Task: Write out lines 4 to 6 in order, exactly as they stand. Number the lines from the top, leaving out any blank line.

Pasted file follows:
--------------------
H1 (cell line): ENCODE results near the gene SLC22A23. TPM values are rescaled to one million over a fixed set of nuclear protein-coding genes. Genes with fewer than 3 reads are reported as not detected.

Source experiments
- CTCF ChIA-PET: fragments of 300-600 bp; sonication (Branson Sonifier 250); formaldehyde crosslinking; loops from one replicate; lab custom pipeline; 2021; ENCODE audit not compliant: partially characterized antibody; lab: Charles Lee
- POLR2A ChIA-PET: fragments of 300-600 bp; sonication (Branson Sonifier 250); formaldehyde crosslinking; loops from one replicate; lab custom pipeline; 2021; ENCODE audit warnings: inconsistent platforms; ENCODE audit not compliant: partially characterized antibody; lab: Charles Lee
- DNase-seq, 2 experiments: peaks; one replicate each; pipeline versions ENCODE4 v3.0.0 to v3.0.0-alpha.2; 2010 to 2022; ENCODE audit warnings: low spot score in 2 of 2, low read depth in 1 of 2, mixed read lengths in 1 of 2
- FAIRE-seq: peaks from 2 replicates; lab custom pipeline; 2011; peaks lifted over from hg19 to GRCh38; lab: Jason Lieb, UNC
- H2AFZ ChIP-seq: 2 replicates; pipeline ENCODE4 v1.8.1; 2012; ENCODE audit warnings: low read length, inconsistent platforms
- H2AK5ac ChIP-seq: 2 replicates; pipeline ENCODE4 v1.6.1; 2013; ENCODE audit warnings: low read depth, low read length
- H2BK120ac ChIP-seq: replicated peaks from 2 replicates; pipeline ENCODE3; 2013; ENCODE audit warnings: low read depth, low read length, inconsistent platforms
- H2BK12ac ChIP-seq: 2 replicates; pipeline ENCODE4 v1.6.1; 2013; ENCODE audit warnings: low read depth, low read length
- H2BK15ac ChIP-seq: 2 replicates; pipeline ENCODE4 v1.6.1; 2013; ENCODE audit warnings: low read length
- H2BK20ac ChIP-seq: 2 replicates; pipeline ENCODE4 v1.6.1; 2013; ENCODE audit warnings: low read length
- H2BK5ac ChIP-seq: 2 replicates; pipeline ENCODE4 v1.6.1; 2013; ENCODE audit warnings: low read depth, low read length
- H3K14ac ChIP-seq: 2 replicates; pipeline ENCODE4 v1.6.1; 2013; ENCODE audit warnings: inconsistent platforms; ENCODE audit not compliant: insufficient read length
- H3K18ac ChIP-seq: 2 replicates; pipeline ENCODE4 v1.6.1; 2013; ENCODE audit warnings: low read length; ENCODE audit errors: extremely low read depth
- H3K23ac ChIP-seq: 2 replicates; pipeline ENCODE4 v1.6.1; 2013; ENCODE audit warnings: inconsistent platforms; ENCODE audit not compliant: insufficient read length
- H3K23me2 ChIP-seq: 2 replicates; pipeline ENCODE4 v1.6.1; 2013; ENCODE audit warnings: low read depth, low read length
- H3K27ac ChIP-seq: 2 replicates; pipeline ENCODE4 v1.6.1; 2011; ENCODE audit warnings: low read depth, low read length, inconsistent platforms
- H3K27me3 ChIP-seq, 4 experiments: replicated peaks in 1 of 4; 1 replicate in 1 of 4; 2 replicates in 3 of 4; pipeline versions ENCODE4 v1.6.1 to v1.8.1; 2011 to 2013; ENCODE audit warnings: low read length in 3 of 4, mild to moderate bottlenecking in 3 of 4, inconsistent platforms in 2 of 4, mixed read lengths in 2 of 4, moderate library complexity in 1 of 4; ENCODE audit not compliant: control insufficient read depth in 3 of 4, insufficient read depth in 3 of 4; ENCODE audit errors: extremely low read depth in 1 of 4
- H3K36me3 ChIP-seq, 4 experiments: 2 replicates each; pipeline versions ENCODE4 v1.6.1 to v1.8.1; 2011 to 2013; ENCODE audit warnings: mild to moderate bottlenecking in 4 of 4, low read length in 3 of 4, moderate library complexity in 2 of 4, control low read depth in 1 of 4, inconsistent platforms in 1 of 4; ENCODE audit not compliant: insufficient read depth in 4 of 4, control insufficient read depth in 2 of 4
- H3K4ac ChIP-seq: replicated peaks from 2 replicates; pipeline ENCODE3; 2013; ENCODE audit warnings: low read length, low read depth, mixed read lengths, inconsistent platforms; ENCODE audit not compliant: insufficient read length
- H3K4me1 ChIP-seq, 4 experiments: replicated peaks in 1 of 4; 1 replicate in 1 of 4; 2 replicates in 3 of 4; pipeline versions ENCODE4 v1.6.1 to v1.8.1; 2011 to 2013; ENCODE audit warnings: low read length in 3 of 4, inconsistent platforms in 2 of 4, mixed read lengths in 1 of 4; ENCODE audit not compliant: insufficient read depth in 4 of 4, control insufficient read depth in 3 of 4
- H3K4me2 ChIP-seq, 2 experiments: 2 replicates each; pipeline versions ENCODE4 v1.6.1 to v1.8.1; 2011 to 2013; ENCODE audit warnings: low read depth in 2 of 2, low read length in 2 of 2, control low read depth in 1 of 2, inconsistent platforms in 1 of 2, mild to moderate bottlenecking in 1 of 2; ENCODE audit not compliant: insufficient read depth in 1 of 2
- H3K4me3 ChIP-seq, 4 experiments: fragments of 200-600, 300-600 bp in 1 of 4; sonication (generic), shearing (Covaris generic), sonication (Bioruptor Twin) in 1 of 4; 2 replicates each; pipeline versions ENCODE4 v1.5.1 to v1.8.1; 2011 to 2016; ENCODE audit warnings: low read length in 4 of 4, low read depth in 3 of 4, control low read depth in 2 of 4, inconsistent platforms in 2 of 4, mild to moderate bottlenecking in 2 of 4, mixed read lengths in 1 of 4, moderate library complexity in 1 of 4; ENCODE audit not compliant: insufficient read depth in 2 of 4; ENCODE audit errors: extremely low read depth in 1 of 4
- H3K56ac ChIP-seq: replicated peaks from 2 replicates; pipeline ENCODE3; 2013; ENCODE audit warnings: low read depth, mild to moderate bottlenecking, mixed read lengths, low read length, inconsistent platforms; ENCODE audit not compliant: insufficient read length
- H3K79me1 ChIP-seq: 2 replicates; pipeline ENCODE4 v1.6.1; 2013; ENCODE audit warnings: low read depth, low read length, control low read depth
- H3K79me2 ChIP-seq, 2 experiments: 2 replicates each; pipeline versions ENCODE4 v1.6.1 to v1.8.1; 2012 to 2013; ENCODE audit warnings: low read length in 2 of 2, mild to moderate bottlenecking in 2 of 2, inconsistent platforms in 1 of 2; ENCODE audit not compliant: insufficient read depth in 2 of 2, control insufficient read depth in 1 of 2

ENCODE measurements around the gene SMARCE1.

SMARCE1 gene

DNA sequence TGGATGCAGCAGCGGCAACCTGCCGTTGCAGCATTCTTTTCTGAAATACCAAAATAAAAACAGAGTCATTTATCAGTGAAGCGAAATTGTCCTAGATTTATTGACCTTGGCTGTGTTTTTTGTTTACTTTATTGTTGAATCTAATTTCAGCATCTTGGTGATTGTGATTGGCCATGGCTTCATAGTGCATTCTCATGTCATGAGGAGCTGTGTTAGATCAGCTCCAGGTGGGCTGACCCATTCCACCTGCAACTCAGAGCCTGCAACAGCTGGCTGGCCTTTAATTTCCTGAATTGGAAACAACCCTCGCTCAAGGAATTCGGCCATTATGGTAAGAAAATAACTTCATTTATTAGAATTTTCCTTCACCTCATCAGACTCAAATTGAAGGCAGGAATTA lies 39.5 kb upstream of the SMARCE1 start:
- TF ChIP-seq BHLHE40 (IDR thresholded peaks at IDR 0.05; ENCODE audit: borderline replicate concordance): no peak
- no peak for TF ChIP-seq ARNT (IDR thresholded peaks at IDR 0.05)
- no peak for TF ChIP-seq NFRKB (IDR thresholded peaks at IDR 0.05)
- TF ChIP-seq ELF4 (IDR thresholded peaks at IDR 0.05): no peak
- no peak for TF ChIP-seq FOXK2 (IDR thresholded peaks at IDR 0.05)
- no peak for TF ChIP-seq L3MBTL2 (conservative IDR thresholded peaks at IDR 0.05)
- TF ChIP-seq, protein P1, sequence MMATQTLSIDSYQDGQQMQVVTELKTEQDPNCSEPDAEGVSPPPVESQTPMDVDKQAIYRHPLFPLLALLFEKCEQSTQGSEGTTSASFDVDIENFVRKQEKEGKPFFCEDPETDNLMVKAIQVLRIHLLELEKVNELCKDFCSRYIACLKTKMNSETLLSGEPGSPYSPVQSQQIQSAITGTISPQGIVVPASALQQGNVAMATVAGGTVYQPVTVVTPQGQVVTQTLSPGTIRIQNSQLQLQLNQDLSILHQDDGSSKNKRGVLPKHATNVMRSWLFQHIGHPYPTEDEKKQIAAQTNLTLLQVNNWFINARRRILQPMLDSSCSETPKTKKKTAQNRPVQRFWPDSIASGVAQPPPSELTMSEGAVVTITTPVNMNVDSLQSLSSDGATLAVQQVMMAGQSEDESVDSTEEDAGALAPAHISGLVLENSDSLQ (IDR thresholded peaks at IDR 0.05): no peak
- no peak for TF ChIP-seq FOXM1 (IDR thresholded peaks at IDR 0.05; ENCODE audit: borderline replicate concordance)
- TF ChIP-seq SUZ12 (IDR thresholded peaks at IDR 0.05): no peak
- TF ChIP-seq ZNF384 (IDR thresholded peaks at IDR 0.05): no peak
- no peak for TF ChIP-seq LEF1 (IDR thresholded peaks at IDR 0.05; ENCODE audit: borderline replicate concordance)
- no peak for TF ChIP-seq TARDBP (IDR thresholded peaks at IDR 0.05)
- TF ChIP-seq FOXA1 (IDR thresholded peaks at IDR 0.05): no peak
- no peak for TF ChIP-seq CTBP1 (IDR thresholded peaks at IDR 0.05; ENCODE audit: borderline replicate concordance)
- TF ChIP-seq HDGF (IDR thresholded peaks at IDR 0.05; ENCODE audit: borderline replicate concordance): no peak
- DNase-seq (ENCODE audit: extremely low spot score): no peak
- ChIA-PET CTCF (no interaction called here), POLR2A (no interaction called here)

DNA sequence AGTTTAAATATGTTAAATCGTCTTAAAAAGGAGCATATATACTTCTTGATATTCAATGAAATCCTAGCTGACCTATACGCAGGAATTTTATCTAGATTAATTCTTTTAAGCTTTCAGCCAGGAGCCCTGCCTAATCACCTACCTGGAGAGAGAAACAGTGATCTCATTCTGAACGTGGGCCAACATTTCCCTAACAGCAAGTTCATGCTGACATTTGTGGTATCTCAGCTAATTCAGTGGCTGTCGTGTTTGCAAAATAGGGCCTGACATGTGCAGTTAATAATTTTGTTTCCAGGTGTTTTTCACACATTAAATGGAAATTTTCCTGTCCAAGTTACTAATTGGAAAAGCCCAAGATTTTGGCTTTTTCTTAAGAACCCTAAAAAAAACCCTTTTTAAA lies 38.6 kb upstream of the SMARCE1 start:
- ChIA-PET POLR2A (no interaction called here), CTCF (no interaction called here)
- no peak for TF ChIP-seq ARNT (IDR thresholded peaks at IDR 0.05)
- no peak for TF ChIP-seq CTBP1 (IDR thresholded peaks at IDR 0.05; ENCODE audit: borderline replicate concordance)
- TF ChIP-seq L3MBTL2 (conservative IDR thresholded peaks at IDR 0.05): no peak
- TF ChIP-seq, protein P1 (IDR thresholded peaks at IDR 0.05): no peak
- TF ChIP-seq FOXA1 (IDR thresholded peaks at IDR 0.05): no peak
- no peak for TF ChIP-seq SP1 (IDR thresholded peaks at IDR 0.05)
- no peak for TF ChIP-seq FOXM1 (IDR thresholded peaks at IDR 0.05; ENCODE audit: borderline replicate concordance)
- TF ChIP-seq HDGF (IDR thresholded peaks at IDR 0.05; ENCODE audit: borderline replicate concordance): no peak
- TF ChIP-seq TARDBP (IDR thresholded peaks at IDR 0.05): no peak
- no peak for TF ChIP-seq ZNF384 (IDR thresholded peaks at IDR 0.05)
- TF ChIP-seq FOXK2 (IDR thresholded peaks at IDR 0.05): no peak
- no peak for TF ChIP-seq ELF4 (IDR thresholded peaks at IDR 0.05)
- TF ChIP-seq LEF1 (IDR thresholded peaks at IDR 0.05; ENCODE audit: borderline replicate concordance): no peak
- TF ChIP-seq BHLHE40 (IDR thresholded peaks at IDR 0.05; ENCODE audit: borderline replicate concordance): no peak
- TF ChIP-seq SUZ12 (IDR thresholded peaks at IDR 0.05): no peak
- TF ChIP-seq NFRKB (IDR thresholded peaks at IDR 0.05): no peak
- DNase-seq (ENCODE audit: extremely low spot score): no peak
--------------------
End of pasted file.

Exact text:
- POLR2A ChIA-PET: fragments of 300-600 bp; sonication (Branson Sonifier 250); formaldehyde crosslinking; loops from one replicate; lab custom pipeline; 2021; ENCODE audit warnings: inconsistent platforms; ENCODE audit not compliant: partially characterized antibody; lab: Charles Lee
- DNase-seq, 2 experiments: peaks; one replicate each; pipeline versions ENCODE4 v3.0.0 to v3.0.0-alpha.2; 2010 to 2022; ENCODE audit warnings: low spot score in 2 of 2, low read depth in 1 of 2, mixed read lengths in 1 of 2
- FAIRE-seq: peaks from 2 replicates; lab custom pipeline; 2011; peaks lifted over from hg19 to GRCh38; lab: Jason Lieb, UNC